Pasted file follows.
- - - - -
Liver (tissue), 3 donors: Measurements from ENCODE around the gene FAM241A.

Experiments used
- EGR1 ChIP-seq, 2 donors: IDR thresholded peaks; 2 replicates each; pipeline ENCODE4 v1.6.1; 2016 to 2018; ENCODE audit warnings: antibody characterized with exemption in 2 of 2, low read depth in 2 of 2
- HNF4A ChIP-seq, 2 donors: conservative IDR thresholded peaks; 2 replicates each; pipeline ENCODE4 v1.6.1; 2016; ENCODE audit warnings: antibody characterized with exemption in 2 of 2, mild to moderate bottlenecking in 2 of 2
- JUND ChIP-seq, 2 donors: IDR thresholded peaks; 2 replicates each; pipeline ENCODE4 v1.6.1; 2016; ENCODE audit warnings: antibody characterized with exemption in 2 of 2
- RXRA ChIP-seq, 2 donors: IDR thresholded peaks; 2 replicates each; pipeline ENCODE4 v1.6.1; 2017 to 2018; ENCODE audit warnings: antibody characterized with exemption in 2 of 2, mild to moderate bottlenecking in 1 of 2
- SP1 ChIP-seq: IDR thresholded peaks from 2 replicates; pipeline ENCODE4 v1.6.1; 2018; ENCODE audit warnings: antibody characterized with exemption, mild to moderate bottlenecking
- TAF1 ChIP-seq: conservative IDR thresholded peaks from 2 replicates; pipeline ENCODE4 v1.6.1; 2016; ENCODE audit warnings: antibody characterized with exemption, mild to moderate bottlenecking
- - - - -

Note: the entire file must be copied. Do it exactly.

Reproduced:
Liver (tissue), 3 donors: Measurements from ENCODE around the gene FAM241A.

Experiments used
- EGR1 ChIP-seq, 2 donors: IDR thresholded peaks; 2 replicates each; pipeline ENCODE4 v1.6.1; 2016 to 2018; ENCODE audit warnings: antibody characterized with exemption in 2 of 2, low read depth in 2 of 2
- HNF4A ChIP-seq, 2 donors: conservative IDR thresholded peaks; 2 replicates each; pipeline ENCODE4 v1.6.1; 2016; ENCODE audit warnings: antibody characterized with exemption in 2 of 2, mild to moderate bottlenecking in 2 of 2
- JUND ChIP-seq, 2 donors: IDR thresholded peaks; 2 replicates each; pipeline ENCODE4 v1.6.1; 2016; ENCODE audit warnings: antibody characterized with exemption in 2 of 2
- RXRA ChIP-seq, 2 donors: IDR thresholded peaks; 2 replicates each; pipeline ENCODE4 v1.6.1; 2017 to 2018; ENCODE audit warnings: antibody characterized with exemption in 2 of 2, mild to moderate bottlenecking in 1 of 2
- SP1 ChIP-seq: IDR thresholded peaks from 2 replicates; pipeline ENCODE4 v1.6.1; 2018; ENCODE audit warnings: antibody characterized with exemption, mild to moderate bottlenecking
- TAF1 ChIP-seq: conservative IDR thresholded peaks from 2 replicates; pipeline ENCODE4 v1.6.1; 2016; ENCODE audit warnings: antibody characterized with exemption, mild to moderate bottlenecking